Selling products in a price bundling strategy can increase sales of products and can increase profits. Consumers like having the choice to buy different or the same product in a bundle and the price being discounted for it. It makes the buyer think they have gained a good deal, but the cinema/supermarket will still be making profit. If you bundle a popular item with an item that doesn’t sell as well, it could boost the sales of the poorer performed item by reaching a wider market share and may change the buyer’s opinion on the item and increase sales.

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Differentiated Pricing and Price Pooling in Supermarket and Cinema Pricing Strategies. (2022, August 25). Edubirdie. Retrieved May 21, 2024, from https://edubirdie.com/examples/differentiated-pricing-and-price-pooling-in-supermarket-and-cinema-pricing-strategies/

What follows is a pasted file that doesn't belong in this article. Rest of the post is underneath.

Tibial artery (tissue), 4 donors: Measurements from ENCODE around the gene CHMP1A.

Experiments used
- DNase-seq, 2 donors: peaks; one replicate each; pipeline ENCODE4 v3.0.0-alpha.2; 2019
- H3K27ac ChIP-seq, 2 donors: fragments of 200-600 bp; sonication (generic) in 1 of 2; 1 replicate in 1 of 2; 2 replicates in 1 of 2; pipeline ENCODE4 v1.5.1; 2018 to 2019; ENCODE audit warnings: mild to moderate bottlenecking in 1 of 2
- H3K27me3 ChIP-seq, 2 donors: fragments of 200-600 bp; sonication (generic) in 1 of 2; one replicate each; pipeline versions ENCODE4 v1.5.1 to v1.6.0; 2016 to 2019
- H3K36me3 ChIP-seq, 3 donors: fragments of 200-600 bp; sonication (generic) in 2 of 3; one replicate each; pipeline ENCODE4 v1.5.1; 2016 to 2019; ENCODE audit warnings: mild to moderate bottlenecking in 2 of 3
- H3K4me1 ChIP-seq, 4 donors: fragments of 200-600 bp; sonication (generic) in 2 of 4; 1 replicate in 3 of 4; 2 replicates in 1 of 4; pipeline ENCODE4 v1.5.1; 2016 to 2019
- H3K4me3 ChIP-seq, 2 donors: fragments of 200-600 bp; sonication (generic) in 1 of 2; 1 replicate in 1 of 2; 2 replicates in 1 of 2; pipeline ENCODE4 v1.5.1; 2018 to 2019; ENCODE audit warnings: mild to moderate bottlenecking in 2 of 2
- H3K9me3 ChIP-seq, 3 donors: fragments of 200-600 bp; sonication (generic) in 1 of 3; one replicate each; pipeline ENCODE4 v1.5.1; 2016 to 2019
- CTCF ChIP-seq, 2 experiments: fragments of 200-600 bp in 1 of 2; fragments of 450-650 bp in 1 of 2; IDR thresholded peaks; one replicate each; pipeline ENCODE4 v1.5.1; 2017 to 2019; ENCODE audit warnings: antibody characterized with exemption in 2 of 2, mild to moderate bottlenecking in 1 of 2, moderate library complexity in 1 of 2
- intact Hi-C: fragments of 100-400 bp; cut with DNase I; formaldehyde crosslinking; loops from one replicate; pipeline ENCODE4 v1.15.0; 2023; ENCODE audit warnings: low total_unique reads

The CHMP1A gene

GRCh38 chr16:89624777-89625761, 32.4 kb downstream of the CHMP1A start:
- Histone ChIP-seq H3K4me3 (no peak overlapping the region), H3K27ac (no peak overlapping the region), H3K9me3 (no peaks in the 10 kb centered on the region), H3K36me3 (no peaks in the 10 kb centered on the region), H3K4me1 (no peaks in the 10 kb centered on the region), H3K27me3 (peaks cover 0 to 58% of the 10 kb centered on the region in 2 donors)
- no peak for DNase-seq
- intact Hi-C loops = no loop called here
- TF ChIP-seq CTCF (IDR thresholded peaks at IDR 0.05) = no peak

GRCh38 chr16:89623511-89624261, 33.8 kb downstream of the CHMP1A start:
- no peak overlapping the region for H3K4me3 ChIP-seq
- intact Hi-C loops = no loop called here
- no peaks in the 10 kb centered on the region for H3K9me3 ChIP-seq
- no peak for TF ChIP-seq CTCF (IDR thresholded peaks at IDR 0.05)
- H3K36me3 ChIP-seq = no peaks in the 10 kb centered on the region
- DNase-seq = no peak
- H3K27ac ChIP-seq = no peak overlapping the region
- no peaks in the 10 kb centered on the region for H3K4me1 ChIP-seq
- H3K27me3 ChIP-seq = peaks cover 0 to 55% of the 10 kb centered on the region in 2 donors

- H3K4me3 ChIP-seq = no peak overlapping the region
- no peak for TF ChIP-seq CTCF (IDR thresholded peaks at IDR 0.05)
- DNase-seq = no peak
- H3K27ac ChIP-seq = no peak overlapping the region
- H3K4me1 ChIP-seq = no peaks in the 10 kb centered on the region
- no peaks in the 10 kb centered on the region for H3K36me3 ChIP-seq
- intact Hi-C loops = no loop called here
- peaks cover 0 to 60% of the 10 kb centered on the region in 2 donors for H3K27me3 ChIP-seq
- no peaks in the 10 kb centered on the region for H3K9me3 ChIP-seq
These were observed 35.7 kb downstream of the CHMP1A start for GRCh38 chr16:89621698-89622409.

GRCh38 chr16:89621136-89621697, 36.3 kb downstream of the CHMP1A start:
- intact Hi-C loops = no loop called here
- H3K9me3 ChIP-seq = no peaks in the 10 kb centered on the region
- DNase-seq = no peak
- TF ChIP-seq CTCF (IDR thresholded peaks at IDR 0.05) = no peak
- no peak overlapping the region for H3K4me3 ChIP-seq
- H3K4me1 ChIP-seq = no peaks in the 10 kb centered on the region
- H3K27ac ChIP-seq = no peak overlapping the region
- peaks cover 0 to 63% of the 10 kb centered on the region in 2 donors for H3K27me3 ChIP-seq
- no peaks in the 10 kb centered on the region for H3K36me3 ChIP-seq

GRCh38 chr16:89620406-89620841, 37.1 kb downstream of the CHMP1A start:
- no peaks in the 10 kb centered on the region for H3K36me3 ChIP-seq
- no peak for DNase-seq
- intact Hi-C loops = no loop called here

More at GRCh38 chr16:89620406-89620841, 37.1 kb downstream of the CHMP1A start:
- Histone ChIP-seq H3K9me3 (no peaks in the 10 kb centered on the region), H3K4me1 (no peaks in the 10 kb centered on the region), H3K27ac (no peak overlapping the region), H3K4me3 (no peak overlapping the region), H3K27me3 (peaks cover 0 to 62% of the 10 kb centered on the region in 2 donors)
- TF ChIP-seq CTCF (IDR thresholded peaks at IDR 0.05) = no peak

“Differentiated Pricing and Price Pooling in Supermarket and Cinema Pricing Strategies.” Edubirdie, 25 Aug. 2022, edubirdie.com/examples/differentiated-pricing-and-price-pooling-in-supermarket-and-cinema-pricing-strategies/
Differentiated Pricing and Price Pooling in Supermarket and Cinema Pricing Strategies. [online]. Available at: <https://edubirdie.com/examples/differentiated-pricing-and-price-pooling-in-supermarket-and-cinema-pricing-strategies/> [Accessed 21 May 2024].
Differentiated Pricing and Price Pooling in Supermarket and Cinema Pricing Strategies [Internet]. Edubirdie. 2022 Aug 25 [cited 2024 May 21]. Available from: https://edubirdie.com/examples/differentiated-pricing-and-price-pooling-in-supermarket-and-cinema-pricing-strategies/